By Jo Ellen Bleavins of Gardant Management Solutions
As our temperatures start growing colder and our days shorter with the onset of autumn, the Centers for Disease Control and Prevention (CDC) warns us that every year the United States experiences a seasonal flu epidemic.
Outbreaks of the flu can start as early as October and can last through the end of May. Usually they hit their peak between December and February.
People 65 and older are at a greater risk of developing serious complications from the flu. The CDC notes that in recent years, people 65 and older have accounted for 80% to 90% of flu related deaths and between 50% and 70% of flu related hospitalizations.
Things You Can Do To Reduce Your Risk
The CDC recommends that everyone six months of age and older get a yearly flu vaccine as soon as the flu vaccine is available. The shot may not prevent the flu, but can help with the symptoms.
You can also take preventive measures to reduce the risk of catching the illness or of spreading it to others.
● Avoid touching your eyes, nose and mouth and avoid coming into close contact with someone who has the flu.
● Cover your cough and sneeze. Use tissues to blow your nose and throw them away.
● Do not drink from the same glass or share clothes or linens.
● Encourage everyone in your house to wash their hands with soap and water after they use the bathroom.
● Wash the clothes and towels that you use while you are ill separately from the rest of your laundry.
● Clean the surfaces in your homes with antibacterial cleaner or bleach.
● Wash your hands before preparing or serving any meals.
● Stay at home when you are sick.
What To Do If You Get The Flu
● Make sure your stay hydrated. Dehydration is the biggest reason why people end up in hospitals. People do not realize how quickly they can become dehydrated. Dehydration can be life-threatening for people with health problems and for older adults. Without treatment, dehydration can affect your organs. Even if you feel sick or have been vomiting, suck on ice chips or take small sips of clear liquids often. Slowly increase the amount of clear liquids you drink.
● When you feel hungry, begin eating foods that are soft and bland such as bananas, clear soups, potatoes and applesauce. Do not have dairy products, alcohol, sugary drinks or drinks with caffeine until you feel better.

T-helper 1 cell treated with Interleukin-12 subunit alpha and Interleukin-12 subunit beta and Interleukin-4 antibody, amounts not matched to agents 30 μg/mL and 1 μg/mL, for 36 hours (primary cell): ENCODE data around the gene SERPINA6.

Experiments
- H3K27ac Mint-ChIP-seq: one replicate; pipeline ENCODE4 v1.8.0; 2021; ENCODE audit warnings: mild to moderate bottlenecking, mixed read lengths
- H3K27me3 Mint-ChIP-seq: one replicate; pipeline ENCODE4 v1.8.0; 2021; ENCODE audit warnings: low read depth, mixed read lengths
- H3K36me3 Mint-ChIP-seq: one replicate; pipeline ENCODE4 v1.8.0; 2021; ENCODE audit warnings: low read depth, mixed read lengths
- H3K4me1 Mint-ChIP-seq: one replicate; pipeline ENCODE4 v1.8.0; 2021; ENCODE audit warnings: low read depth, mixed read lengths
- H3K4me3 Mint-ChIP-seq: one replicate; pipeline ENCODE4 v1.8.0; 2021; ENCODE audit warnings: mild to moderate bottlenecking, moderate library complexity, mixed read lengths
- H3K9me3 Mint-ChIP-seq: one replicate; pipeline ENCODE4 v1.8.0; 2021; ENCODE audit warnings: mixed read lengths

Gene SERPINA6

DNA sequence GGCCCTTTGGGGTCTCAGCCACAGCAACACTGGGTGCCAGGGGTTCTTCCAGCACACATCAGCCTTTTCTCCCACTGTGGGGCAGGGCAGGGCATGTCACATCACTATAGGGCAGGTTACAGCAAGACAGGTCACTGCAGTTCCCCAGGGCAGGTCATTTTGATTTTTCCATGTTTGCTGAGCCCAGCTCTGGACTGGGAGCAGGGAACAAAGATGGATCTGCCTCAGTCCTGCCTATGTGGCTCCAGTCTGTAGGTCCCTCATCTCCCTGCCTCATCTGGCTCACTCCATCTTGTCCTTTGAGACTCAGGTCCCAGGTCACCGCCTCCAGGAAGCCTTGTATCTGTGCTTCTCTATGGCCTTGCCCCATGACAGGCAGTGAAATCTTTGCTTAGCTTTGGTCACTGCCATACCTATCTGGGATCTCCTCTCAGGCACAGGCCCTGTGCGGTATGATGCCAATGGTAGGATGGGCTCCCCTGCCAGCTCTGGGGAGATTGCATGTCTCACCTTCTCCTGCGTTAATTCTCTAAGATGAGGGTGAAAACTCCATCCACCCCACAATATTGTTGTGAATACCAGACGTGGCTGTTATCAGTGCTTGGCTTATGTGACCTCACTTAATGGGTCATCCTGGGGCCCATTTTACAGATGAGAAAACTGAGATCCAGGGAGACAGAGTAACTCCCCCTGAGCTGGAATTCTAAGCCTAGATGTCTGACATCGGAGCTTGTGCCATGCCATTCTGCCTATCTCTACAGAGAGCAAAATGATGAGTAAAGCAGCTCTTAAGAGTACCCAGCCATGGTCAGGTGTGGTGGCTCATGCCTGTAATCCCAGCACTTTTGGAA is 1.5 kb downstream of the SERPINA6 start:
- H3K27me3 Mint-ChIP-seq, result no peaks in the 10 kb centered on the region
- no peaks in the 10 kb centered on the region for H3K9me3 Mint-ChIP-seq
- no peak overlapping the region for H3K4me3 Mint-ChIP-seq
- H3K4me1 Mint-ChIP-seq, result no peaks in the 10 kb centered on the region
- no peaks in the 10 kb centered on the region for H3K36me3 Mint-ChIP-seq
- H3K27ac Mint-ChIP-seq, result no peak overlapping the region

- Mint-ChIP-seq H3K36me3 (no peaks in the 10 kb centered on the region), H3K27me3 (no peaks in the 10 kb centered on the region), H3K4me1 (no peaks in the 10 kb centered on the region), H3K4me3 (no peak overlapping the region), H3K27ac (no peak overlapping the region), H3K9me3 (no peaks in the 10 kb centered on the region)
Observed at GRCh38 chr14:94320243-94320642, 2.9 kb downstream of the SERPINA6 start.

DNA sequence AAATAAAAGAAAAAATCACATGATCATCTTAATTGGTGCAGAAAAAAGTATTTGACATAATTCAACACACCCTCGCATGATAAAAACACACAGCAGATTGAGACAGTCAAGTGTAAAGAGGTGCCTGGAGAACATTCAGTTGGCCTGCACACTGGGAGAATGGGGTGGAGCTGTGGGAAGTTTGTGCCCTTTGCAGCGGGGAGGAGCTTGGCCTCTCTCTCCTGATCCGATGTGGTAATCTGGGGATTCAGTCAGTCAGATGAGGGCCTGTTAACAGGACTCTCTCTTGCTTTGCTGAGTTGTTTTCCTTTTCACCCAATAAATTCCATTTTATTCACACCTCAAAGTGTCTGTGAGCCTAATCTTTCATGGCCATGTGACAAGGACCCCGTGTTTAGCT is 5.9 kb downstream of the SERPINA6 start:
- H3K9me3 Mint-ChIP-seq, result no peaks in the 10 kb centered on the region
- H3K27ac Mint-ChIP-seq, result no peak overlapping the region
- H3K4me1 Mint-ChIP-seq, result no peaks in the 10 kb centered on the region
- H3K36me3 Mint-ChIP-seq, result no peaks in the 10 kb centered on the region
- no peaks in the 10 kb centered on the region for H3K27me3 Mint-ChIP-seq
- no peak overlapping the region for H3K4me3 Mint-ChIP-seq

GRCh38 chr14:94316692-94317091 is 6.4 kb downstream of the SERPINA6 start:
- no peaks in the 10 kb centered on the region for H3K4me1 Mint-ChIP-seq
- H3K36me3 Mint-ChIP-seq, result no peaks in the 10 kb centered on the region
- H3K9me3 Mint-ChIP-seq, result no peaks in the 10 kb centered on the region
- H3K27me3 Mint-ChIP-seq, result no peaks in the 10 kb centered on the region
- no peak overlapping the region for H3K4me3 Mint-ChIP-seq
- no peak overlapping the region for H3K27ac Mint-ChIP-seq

● Rest as much as possible. When you begin to feel better, slowly start to do more each day.
Seeking Medical Help
● If you develop flu-like symptoms or think you have the flu, seek medical advice. Symptoms can include fever, cough, sore throat, stuffy or runny nose, body aches, headache, chills and fatigue. For some people, symptoms may also include vomiting and diarrhea. Always contact your primary care physician should you have any concerns.
● Contact your caregiver or physician if you are not urinating as much as you usually do; you have a fever; you continue to vomit or have diarrhea, even after treatment; or if your mouth or eyes are dry.
● If you are living in an assisted living community, do not hesitate to contact the nurse or another staff member.
The flu is a serious contagious disease, especially for seniors. Complications can lead to hospitalizations and death.
More information about the 2015-2016 Flu Season can be found on the CDC website at http://www.cdc.gov/flu/about/season/flu-season-2015-2016.htm
Jo Ellen Bleavins serves as Gardant’s Senior Vice President and Chief Operating Officer. She holds a Bachelor of Science in Nursing degree.
All affordable assisted living communities managed by Gardant Management Solutions are certified and surveyed by the Illinois Department of Healthcare and Family Services. All assisted living communities are licensed and surveyed by the Illinois Department of Public Health.
“Gardant Management Solutions is the leading provider of assisted living in Illinois and one of the 20 largest providers of assisted living in the United States.”
What are your thoughts? Leave a comment and let us know.